The Diversity Debacle

Professor Ronald Shaiko spoke to The Review about his well-researched but uncommon take on diversity.

Professor Ronald Shaiko (left) spoke to The Review about his well-researched but uncommon take on diversity.

Students of Dartmouth College are more than familiar with the school’s seemingly endless initiatives on diversity. From the ambiguity of OPAL to President Hanlon’s recent (and controversial) initiative on “Inclusive Excellence,” the administration has forced diversity into the thoughts of most students. It is difficult to imagine – with the College’s countless programs dedicated to every type of diversity – that these efforts are not yielding some sort of results. Yet tensions within the student body have recently reached approached a boiling point, culminating in the controversial Black Lives Matter protests in November. With the Administration’s less-than-verbose response to such student strife, we at the Review have reached out to Dartmouth’s own Ronald G. Shaiko, Associate Director for Curricular and Research Programs at The Nelson A. Rockefeller Center, who has recently published on the misguided attempts at diversity so prevalent in the world of higher education today.

Professor Shaiko’s work, particularly his article “Admissions Is Just Part of the Diversity Puzzle” in The Chronicle of Higher Education (he was also quoted in a New York Times editorial entitled “The Lie About College Diversity”), explains the two sides of social engagement prevalent on a campus: bonding and bridging. Bonding, a process undergone naturally by humans as social beings, involves the forming of deeper, personal relationships and friendships and the “deep trust and reciprocity with those whom you know well and care about—think fraternities, sororities, and affinity houses.” Dartmouth is a strong performer in the all three categories of organizations, boasting twenty-seven Greek organizations and over twenty Living Learning Communities (LLCs) in different forms. Unfortunately, this leaves “bridging,” the more important and effective element, according to Shaiko, almost entirely unaddressed. Bridging “involves bringing together different races, ethnicities, […] and sexual orientations in common cause,” and is crucial to developing diversity. The true meaning of diversity involves an exchange of ideas between different groups of students, which is hindered by the studentry “hunkering down” in College-sponsored groups. Shaiko discusses these ideas and offers potential solutions in his writing and in the following interview.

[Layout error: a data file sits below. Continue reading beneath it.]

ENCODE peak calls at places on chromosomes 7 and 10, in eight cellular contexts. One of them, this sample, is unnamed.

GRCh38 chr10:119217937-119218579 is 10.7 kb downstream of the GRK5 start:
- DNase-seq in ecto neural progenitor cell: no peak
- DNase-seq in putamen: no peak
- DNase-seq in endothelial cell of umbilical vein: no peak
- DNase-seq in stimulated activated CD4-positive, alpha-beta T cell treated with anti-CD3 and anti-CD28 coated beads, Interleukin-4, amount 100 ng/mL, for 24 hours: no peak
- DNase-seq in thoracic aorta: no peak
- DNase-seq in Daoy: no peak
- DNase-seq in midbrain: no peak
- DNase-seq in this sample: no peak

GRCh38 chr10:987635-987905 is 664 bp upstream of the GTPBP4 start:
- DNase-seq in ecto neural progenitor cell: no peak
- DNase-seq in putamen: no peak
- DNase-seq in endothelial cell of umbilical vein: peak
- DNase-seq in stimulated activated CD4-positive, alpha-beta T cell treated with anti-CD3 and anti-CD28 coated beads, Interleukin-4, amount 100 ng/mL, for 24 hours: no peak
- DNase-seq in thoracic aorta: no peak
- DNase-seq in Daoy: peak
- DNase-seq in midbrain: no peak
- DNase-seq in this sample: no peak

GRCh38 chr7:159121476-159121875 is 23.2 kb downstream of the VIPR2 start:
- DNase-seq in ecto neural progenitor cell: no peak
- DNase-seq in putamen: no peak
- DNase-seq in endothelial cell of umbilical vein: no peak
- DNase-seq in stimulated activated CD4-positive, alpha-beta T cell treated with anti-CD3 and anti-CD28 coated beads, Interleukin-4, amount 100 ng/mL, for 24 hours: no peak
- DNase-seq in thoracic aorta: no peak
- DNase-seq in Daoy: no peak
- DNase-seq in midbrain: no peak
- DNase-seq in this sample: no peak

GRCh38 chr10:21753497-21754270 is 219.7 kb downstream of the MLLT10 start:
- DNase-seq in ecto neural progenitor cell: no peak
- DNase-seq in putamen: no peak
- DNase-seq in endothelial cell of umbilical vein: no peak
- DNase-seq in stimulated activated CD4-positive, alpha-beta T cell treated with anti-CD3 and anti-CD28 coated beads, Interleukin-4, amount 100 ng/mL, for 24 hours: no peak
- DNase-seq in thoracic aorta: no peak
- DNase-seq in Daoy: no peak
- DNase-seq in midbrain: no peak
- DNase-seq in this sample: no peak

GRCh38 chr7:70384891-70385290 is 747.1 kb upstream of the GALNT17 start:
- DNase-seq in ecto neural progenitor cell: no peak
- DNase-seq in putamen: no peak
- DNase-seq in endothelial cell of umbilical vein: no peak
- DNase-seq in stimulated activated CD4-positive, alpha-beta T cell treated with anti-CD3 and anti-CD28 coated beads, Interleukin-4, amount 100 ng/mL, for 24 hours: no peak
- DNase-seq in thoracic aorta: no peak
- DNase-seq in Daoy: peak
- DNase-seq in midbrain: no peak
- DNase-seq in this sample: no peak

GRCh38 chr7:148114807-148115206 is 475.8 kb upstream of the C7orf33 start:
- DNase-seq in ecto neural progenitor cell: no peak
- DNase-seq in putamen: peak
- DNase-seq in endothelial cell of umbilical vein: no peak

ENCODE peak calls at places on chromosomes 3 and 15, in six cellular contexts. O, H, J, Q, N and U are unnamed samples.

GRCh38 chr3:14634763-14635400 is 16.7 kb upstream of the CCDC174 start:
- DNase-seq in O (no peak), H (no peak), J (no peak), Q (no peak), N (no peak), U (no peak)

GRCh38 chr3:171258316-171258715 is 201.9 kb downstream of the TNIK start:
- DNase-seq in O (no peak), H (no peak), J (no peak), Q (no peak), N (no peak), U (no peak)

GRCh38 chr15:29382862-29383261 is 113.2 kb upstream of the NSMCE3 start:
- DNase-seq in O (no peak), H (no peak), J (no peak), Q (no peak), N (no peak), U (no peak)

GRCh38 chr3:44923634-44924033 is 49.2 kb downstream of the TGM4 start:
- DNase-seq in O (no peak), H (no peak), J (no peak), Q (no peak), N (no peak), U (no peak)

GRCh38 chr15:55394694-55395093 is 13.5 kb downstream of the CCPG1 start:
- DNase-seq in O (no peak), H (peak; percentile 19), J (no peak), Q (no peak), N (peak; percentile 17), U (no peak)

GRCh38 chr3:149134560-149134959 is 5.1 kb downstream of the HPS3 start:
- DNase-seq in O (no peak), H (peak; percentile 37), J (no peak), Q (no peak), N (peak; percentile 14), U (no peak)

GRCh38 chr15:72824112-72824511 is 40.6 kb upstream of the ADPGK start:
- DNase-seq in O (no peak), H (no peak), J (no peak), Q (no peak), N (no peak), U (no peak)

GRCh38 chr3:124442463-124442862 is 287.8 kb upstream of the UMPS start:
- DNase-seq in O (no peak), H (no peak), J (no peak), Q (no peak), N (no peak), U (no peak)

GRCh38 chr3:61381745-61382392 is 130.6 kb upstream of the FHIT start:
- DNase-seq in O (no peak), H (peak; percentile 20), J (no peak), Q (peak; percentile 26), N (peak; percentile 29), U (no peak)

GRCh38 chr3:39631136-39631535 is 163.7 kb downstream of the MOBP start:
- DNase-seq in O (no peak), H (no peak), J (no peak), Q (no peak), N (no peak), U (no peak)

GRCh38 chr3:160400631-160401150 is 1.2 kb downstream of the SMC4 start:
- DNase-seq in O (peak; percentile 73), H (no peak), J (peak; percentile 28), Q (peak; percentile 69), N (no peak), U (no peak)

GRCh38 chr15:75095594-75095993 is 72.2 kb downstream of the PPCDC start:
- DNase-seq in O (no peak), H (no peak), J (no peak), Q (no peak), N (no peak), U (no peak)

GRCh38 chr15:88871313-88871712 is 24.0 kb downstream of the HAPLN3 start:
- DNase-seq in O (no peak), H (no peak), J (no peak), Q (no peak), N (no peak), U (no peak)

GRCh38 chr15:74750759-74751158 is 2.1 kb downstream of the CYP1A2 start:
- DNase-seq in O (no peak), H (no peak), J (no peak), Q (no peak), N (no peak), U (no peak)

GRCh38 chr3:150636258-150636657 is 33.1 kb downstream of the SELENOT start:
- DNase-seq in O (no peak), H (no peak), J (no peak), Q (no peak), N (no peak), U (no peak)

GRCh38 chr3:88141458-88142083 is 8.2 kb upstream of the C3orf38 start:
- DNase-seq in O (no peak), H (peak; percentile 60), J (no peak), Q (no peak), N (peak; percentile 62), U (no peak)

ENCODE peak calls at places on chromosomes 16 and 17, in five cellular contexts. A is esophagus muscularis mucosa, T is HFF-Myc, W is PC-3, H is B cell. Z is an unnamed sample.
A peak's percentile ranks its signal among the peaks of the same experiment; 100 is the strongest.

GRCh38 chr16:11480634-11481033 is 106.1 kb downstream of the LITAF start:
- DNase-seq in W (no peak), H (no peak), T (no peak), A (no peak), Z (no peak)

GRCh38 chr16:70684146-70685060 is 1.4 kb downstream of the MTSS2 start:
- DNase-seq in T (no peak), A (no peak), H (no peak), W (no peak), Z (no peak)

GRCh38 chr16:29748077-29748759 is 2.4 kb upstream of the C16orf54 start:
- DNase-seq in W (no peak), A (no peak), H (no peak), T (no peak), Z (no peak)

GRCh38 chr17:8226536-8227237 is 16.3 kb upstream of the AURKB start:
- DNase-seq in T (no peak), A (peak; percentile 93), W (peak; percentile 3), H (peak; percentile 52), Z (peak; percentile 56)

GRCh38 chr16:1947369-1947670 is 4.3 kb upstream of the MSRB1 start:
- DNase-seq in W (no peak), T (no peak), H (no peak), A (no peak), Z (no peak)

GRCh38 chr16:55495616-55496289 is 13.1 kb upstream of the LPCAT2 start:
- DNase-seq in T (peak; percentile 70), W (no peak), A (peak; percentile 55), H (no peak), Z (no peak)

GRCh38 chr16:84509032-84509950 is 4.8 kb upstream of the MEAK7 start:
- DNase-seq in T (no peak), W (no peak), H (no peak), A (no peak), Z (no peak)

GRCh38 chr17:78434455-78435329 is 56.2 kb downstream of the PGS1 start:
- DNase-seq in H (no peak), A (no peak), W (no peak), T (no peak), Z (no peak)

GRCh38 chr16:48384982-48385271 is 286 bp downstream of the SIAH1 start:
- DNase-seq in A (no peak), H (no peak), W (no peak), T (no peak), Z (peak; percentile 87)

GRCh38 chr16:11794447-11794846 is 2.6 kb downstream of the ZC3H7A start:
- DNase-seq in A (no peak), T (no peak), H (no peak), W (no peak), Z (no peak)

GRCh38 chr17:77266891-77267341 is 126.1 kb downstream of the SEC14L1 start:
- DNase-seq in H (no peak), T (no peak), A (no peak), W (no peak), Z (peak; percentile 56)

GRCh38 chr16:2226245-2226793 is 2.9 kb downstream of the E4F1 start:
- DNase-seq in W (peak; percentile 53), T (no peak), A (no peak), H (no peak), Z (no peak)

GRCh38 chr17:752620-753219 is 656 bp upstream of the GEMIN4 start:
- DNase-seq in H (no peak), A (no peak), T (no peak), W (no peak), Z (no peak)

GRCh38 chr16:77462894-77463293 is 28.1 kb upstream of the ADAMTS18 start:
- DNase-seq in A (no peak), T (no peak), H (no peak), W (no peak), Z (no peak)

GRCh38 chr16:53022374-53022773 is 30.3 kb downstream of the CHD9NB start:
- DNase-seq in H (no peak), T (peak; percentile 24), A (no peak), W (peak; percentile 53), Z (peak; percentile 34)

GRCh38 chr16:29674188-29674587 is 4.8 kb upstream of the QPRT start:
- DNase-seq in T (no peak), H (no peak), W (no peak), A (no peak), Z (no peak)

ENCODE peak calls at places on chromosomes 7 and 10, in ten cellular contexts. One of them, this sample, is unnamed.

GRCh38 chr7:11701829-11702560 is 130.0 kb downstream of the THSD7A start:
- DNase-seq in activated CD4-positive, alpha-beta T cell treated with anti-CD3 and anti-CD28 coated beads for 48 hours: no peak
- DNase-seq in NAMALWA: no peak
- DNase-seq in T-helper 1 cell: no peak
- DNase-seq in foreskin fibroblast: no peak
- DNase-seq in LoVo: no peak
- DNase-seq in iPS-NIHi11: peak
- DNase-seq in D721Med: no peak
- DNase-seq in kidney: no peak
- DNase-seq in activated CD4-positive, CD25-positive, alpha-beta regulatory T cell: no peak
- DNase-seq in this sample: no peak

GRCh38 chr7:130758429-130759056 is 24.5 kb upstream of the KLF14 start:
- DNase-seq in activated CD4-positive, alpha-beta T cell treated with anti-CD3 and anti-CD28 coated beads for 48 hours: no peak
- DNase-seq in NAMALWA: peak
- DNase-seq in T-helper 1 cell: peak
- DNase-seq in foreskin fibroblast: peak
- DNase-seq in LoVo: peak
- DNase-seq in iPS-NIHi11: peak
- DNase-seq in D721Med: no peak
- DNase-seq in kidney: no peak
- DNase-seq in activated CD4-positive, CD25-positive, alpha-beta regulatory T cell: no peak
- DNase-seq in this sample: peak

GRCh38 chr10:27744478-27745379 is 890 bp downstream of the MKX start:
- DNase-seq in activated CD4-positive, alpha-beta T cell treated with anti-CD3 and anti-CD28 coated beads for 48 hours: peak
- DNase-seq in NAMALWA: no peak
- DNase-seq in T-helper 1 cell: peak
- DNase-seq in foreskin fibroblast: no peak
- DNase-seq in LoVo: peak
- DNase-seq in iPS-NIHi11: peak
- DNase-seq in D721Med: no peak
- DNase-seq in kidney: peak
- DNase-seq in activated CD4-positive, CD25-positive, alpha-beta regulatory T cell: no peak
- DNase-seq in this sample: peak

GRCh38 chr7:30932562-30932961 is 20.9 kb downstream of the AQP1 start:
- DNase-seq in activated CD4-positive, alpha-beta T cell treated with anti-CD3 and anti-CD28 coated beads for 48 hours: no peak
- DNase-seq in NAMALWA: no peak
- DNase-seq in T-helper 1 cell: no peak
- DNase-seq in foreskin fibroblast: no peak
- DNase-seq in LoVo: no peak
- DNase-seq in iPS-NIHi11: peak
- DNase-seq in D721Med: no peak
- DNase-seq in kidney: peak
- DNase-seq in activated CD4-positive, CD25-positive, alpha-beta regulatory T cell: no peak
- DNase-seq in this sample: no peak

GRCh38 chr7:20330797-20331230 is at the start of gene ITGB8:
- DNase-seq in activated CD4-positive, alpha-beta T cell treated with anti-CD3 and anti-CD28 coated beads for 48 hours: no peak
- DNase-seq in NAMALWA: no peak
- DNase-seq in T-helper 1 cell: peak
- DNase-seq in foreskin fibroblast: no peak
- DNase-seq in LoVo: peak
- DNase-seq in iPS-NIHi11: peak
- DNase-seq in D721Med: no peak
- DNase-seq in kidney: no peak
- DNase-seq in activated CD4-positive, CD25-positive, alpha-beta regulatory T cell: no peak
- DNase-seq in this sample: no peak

The Dartmouth Review (TDR): In your research, what successful example of “choice architecture,” encouraging students of diverse backgrounds to interact, have you come across?

Ronald Shaiko (RS): Unfortunately there aren’t many models out there. There’s a general pattern out there of having admissions offices basically getting it right, in the sense that they’re trying to create a diverse class. There have to be a set of marching orders being given to the admissions office as to what they’re looking for. My guess is around here it’s ever more diverse – I think every school gets that. But in terms of the social space on campuses, it tends to look very homogenous. So the front end I’m all right with; that’s a necessary, but not sufficient, piece of the puzzle. The collective patting-one’s-self-on-the-back as an admissions office is all well and good, but if it doesn’t get to what Justice [Sandra Day] O’Connor was talking about [putting people in an environment different from their high school experiences and preparing them for the real world], it’s a failure. Total waste of time and effort. The choice architecture that’s in place at most universities is one that facilitates the bonding side – we go out of our way to make people comfortable, give them the opportunity to be with people just like them – and I think that’s just not the way to do it. If you’re serious about the O’Connor doctrine of making it matter and having it be relevant in what we do when we leave college and go into the real world, that is a step in the wrong direction. [The bonding aspect] will happen on its own – you’re going to gravitate toward people like you as a matter of human nature. So why do anything to promote that at the expense of mixing with people that aren’t just like you?